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5-year anniversary of ALS Ice Bucket Challenge shows the lasting impact of the viral campaign

Posted: 8:54 AM, Aug 23, 2019
Updated: 2019-08-23 19:12:19-04
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CLEVELAND — Even five years after 17 million people uploaded videos of themselves getting doused with buckets of ice water to raise awareness for ALS, the fundraising impact of that summer is still paying large dividends.

While everyone from celebrities to your neighbors were making Ice Bucket Challenge videos in 2014, Alessandra Crish was no different.

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Alessandra Crish in a picture with her father, Francis, during the Indians' World Series appearance.

"We ended up making a video," said Alessandra. "We had no idea what it was five years ago."

Her dad, Francis, saw the videos too.

"But I didn't realize that at that time I'd be part of it four years later," said Francis.

Soon after the summer of 2014, Francis was diagnosed with ALS, the very disease the Ice Bucket Challenge was raising money for.

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Alessandra and Francis on his front porch.

"We were literally running a campaign that we didn't start and we didn't plan," said ALS Association of Northern Ohio Executive Director Mary Wilson Wheelock.

Back then, the local association's annual budget was a little less than $1 million.

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Francis at Pier W, with the Cleveland skyline in the background, right before his diagnosis.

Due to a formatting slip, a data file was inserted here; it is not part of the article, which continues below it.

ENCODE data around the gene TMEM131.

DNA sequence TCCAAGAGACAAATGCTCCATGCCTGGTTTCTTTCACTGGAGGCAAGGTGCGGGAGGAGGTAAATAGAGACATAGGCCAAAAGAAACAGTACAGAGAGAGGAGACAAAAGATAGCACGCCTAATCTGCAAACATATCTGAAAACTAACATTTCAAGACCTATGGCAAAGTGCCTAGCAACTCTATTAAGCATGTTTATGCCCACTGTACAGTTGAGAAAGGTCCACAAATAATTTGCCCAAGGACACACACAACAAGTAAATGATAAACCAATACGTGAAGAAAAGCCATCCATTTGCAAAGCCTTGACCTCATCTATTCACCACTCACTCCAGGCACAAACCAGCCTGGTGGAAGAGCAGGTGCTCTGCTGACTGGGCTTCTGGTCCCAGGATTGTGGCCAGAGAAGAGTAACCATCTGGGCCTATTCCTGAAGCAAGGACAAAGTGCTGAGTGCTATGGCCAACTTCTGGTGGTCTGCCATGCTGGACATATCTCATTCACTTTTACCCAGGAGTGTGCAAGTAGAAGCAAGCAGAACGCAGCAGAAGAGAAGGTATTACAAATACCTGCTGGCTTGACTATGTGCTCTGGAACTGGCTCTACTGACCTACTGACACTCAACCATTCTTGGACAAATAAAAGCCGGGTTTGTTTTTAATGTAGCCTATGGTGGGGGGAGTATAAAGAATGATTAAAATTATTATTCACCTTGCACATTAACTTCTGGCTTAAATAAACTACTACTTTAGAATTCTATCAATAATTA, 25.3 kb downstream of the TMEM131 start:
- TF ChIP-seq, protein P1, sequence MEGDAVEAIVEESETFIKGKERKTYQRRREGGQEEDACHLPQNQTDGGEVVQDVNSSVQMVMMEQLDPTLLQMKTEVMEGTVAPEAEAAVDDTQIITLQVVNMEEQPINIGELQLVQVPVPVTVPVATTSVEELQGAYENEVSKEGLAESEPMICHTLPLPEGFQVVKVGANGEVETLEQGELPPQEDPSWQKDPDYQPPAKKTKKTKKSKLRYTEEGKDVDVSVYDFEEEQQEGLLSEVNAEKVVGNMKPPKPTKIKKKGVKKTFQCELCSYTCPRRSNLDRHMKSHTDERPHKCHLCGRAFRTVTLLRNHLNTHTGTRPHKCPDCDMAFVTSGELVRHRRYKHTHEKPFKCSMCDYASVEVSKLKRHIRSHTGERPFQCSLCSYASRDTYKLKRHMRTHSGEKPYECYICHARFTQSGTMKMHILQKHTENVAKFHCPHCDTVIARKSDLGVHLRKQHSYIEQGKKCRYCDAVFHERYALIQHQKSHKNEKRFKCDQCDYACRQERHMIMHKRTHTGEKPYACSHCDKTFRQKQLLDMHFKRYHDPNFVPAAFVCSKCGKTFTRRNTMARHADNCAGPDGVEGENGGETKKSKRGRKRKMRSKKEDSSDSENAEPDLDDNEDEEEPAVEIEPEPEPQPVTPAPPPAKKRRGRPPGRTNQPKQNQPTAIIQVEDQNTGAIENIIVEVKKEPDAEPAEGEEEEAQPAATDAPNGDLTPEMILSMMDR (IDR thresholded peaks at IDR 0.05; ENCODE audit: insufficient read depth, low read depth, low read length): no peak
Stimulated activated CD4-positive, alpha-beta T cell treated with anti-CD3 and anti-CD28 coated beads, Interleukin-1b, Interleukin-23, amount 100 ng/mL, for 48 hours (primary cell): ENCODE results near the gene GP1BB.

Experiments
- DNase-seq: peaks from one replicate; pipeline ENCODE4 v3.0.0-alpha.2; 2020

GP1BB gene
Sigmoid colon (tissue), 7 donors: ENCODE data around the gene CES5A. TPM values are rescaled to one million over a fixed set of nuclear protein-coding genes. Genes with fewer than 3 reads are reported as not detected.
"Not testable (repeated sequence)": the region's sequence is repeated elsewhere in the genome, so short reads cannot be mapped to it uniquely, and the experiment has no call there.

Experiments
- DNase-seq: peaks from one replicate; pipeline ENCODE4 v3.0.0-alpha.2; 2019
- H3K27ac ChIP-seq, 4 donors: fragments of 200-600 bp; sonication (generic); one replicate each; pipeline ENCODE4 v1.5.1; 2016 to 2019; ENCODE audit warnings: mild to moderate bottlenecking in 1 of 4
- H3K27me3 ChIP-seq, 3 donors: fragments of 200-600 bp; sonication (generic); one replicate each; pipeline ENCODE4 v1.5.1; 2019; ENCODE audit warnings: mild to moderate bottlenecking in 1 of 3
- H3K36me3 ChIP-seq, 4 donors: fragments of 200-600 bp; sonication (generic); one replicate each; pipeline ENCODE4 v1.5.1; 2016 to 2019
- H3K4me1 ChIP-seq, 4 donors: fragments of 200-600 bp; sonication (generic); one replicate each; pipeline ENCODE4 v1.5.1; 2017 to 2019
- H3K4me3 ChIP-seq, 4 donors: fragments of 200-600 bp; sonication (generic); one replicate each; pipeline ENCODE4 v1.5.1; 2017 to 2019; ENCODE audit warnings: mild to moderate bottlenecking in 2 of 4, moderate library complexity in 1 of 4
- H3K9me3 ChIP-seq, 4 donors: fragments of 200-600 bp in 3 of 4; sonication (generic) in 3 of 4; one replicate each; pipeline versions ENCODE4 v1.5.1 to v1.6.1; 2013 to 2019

In 2014, they raised $2 million and Wilson Wheelock says the extra money was entirely becuase of the Ice Bucket Challenge.

She knew it was lightening in a bottle and donations in years since haven't quite matched the spike in 2014.

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The Ice Bucket Challenge was done across the nation, including by LeBron James, the Cleveland Indians, and Baker Mayfield, who was a young quarterback at Oklahoma.

"But people are giving more," said Wilson Wheelock.

That means the organization can do more. They've added staff to help more people in more ways from Toledo to Youngstown and launched a grant program that helps Francis' family get him the care he needs.

To see the ALS fundraising breakdown by the numbers, click here .

"It allows us to be able to pay for some of his support and some of his care that we're able to provide him," said Alessandra. "It's a full time job now."

In return, the Crish family has donated equipment they don't need anymore back to the organization and created a team to raise money for ALS walks.

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Francis' family has rallied around him after his diagnosis, creating this team to help raise money for ALS research and services.

"I don't think I'd be here at this point without some of those resources that the Ice Bucket Challenge did," said Francis.

To learn more about the Akron Walk to Defeat ALS on August 25, click here .